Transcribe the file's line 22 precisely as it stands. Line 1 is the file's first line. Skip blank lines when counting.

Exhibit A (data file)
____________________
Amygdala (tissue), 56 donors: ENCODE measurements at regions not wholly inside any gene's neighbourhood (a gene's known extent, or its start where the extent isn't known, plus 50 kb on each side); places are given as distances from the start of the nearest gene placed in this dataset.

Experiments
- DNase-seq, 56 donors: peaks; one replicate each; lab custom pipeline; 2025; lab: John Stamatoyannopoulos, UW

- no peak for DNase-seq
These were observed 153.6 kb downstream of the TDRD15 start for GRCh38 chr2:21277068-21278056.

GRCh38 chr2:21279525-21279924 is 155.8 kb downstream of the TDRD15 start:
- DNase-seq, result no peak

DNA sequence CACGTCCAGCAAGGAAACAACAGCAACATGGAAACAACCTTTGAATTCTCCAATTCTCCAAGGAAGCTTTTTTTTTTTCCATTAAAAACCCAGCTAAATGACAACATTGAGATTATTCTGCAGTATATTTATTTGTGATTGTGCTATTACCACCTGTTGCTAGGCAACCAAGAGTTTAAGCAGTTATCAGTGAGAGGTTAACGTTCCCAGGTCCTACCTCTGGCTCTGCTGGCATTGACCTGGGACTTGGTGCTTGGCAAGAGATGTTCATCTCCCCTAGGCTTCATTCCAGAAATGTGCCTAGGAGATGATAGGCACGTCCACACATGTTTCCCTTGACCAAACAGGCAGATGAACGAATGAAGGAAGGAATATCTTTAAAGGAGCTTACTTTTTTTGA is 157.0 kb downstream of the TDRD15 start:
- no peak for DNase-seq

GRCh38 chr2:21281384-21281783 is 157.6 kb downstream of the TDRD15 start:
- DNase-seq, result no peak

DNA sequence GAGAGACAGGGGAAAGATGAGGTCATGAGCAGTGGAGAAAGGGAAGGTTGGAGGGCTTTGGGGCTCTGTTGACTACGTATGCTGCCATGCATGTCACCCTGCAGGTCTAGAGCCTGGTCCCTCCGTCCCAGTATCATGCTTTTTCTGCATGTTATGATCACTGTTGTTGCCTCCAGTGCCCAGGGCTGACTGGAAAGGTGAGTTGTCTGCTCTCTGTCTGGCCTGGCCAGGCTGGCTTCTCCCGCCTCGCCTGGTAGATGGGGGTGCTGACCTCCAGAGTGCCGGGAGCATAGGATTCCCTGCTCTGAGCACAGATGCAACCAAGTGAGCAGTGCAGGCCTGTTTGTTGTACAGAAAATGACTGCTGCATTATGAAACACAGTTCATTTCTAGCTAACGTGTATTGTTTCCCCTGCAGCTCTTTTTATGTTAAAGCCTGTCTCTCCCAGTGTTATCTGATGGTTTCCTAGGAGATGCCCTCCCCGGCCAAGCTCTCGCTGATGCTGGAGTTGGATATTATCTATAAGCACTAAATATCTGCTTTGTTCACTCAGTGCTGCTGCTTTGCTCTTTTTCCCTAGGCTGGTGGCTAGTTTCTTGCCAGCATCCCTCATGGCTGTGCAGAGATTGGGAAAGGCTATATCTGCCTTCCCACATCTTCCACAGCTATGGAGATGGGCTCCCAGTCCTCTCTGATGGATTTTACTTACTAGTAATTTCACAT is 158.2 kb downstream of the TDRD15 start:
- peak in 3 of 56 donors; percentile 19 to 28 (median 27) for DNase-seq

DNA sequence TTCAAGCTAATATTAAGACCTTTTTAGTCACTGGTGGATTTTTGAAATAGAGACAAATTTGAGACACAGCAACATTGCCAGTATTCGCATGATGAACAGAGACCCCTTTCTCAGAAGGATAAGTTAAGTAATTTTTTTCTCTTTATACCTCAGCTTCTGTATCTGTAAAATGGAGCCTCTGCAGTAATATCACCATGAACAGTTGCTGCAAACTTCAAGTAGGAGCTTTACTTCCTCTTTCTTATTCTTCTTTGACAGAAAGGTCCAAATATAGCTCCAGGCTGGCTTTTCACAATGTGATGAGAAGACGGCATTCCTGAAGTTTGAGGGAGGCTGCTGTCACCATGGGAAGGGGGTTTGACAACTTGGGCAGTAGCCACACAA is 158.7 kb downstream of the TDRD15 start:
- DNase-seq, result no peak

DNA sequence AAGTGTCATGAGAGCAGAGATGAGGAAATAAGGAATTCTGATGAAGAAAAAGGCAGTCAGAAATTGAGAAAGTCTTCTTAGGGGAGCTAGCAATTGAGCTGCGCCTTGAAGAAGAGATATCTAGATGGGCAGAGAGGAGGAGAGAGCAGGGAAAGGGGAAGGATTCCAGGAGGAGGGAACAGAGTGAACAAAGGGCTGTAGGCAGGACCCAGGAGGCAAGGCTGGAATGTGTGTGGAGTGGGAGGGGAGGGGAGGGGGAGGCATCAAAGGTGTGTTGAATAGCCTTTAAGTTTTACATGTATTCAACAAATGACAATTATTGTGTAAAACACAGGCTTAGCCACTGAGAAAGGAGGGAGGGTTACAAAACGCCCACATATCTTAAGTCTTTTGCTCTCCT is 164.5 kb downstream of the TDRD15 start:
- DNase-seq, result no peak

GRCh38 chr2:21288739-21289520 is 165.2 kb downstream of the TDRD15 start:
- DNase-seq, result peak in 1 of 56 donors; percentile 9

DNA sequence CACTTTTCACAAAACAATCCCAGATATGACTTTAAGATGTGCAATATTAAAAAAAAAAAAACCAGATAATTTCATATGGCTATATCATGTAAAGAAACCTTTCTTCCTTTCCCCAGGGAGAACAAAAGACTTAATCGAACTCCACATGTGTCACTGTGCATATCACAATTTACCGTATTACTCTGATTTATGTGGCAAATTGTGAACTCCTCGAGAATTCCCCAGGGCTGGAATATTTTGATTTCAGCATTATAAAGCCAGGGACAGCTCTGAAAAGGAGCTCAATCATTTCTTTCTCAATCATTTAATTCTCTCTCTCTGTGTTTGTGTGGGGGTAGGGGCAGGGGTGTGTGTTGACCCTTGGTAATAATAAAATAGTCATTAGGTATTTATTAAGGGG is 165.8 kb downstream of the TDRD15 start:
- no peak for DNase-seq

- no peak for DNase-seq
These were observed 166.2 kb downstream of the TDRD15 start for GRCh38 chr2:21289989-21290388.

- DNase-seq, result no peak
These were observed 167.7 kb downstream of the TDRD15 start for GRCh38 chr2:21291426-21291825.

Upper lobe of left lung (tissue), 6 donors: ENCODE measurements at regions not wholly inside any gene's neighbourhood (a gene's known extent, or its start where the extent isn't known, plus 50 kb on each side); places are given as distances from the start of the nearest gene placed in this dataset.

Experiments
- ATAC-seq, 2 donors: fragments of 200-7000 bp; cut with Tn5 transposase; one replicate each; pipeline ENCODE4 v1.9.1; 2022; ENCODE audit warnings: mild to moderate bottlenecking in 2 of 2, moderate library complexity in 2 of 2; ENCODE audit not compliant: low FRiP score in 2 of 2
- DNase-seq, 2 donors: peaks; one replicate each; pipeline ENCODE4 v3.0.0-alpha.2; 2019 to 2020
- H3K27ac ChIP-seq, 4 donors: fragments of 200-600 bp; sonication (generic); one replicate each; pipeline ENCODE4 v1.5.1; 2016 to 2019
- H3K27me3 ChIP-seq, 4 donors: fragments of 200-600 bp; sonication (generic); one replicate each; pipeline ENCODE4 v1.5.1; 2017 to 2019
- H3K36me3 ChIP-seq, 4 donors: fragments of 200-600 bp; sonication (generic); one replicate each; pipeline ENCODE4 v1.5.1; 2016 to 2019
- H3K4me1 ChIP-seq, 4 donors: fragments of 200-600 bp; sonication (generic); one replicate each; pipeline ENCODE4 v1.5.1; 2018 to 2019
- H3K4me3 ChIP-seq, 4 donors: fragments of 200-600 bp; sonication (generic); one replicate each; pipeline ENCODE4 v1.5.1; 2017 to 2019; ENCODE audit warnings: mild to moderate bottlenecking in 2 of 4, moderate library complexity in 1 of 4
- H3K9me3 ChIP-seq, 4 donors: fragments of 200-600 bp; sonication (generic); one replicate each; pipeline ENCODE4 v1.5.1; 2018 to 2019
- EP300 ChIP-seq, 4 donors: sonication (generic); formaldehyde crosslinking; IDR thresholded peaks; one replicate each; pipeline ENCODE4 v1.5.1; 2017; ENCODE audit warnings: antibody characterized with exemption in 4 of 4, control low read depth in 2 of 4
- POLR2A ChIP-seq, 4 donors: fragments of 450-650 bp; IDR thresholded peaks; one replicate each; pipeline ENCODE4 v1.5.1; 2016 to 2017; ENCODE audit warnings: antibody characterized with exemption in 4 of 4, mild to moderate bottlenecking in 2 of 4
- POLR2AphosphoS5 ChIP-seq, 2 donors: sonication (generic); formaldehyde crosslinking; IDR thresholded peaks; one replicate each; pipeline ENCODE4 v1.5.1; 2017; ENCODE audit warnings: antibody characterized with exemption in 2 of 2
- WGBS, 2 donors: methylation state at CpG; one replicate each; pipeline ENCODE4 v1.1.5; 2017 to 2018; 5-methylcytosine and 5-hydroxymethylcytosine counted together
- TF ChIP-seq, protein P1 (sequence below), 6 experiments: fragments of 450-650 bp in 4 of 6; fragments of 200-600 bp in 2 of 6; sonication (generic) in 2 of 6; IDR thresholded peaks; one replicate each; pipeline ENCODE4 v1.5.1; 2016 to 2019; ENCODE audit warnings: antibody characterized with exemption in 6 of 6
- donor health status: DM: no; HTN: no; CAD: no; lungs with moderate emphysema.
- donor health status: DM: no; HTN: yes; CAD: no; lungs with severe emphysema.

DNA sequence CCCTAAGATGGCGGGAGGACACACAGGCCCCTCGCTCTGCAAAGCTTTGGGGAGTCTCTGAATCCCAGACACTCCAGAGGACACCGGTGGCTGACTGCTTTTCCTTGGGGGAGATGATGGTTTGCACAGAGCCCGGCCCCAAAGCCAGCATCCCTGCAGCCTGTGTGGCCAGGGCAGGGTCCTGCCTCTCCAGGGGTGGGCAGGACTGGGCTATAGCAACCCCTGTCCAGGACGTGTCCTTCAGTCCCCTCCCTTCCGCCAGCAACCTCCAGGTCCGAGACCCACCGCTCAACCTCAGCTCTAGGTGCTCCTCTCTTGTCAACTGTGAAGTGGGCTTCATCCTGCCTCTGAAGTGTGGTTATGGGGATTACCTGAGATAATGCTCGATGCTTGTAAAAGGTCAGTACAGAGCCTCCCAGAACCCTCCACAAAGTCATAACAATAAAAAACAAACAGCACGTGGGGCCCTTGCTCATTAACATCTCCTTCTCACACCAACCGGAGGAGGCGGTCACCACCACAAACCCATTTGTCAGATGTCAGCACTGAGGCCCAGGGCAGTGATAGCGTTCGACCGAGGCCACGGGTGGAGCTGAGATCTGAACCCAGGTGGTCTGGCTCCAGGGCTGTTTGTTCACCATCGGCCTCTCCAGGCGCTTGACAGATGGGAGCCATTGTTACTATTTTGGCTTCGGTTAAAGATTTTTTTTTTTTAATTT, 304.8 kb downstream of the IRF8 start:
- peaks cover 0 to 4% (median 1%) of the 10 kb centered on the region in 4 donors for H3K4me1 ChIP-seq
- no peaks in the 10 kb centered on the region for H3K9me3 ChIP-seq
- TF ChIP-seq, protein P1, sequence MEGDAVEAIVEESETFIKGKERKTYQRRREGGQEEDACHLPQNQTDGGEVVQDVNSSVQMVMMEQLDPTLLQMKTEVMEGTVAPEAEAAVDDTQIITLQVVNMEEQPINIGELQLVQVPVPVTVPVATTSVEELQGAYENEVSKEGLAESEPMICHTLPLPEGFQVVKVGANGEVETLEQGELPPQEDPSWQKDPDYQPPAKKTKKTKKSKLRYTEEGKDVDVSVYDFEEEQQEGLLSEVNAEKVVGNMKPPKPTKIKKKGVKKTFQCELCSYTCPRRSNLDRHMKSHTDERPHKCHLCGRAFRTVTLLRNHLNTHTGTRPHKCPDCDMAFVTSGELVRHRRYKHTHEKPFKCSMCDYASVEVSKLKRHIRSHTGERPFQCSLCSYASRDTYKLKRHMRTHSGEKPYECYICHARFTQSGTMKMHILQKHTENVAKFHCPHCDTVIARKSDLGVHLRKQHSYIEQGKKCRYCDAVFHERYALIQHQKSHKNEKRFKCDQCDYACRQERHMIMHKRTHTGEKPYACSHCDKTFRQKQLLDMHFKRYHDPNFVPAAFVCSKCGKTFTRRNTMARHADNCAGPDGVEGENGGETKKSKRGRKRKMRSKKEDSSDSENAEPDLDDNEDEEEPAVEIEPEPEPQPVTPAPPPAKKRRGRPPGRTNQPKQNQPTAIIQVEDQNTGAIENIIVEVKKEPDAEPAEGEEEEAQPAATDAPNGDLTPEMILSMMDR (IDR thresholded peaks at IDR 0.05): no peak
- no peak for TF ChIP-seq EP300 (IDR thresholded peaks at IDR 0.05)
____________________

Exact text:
- no peak for DNase-seq